It’s not often that the CPU market has any degree of disruption. And that was the logic behind the launch of AMD’s Ryzen CPUs, with the chip manufacturer aiming to offer more performance by selling CPUs with more cores and threads than their Intel counterparts for less money.
But as Australians well know, what represents good value overseas often represents something else entirely once the Australia Tax is applied. And just how good is the performance, anyway?
I’ve been testing three of AMD’s new CPUs: the Ryzen 7 1800X, the Ryzen 5 1600X and the Ryzen 5 1500X. The first is AMD’s challenger to Intel’s Broadwell-E chips, with 8 cores and 16 threads running at a base clock speeds of 3.6GHz, boosting up to 4Ghz when needed. An 1800X will set you back around $670 or $680 from local retailers, before shipping. By comparison, Intel’s 8-core Broadwell E CPUs cost at least $1470 locally.
The 5 series chips are targeted at the more mainstream market, particularly those looking at buying an i5 series CPU for gaming. The 1600X is a hexacore CPU running at the same clock speeds as the 1800X, with 6 cores and 12 threads. Starting from $359, it’s priced in between Intel’s four core, four thread i5-7600K CPU (from $314), and the slightly beefier 4 core, 8 thread i7-7700 (from $392).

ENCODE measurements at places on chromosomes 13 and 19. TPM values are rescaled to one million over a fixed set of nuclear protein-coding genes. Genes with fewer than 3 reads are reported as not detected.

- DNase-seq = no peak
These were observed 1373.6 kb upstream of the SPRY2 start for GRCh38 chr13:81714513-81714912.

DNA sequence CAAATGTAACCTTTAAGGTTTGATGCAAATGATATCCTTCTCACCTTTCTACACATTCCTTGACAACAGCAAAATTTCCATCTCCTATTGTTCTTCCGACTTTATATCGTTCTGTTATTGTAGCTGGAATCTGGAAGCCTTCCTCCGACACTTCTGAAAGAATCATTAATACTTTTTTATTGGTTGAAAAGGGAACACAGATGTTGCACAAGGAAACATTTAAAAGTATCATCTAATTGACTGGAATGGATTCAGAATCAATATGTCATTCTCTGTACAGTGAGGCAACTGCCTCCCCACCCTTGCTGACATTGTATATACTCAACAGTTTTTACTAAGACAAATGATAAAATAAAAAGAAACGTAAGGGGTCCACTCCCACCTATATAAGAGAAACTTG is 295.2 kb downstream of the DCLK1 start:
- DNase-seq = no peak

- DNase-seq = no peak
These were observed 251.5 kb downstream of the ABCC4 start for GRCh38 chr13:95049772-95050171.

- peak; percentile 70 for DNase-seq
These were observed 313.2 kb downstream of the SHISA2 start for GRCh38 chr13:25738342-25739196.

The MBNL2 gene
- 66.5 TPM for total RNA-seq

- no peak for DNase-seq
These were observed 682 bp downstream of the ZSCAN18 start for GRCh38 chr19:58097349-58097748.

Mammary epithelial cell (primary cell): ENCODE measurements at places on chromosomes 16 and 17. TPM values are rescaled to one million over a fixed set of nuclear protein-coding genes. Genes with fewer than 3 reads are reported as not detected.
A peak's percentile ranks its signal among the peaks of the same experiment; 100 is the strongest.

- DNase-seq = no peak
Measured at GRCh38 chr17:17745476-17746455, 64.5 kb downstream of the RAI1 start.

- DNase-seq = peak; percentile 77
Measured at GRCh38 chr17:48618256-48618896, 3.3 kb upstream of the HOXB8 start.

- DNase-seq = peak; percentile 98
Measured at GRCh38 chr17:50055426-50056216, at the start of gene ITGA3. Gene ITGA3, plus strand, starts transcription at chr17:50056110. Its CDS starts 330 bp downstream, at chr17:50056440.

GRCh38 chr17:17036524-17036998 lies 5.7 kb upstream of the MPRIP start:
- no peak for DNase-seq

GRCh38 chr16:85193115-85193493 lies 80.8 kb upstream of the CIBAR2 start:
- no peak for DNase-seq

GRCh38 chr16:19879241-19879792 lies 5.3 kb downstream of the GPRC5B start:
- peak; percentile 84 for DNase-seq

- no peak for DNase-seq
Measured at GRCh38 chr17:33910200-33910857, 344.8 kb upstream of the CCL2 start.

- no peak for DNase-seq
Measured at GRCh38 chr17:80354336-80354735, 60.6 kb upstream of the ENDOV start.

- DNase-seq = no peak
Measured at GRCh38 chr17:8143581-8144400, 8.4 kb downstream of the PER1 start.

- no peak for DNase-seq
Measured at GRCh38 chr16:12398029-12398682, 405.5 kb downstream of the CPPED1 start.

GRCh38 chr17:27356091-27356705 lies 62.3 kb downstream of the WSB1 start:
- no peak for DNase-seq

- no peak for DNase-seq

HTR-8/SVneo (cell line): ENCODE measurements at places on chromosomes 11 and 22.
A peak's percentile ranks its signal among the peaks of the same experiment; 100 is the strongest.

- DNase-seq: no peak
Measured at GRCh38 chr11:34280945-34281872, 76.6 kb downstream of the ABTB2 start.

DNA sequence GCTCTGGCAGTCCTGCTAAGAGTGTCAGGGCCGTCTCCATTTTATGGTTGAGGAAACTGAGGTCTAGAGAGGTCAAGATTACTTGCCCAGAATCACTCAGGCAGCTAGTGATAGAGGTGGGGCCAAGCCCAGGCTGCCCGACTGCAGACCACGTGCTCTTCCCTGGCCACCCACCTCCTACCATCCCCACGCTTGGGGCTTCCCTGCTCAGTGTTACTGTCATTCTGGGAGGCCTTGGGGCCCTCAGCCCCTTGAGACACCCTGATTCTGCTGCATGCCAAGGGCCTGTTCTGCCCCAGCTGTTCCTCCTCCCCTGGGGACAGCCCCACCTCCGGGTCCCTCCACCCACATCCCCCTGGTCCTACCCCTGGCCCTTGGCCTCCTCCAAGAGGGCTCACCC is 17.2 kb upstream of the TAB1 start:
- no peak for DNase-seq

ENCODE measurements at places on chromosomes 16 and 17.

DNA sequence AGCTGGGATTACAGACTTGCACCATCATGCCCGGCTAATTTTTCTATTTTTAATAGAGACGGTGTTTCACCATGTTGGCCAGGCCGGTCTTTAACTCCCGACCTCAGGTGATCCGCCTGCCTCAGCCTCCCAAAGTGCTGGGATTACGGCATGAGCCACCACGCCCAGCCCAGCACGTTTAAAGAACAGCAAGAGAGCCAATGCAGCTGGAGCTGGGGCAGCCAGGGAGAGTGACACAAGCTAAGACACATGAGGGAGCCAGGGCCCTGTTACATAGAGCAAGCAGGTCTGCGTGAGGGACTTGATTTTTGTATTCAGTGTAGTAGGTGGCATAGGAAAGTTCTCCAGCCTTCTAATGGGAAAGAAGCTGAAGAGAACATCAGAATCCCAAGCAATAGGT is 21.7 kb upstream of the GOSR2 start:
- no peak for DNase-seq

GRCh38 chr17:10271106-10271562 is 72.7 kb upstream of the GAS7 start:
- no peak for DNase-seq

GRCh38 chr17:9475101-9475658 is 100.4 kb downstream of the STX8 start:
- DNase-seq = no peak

The challenger to Intel’s i5-7600K, as far as price is concerned anyway, is the Ryzen 5 1500X. Running at 3.5GHz/3.7GHz and sporting four cores and eight threads, you can get the 1500X for $275 from local retailers. That puts it directly in competition with Intel’s locked i5-7500 4 core/4 thread CPU, and also makes it an attractive buy over the quad-core i5-7400, which runs at 3.0GHz/3.5Ghz and has the same amount of cores and threads.
The main thing to takeaway, and one of AMD’s angles of attack, is the idea of the amount of cores, and threads, your CPU has. The more cores your CPU has, the more workload your system can handle at once, at least in theory.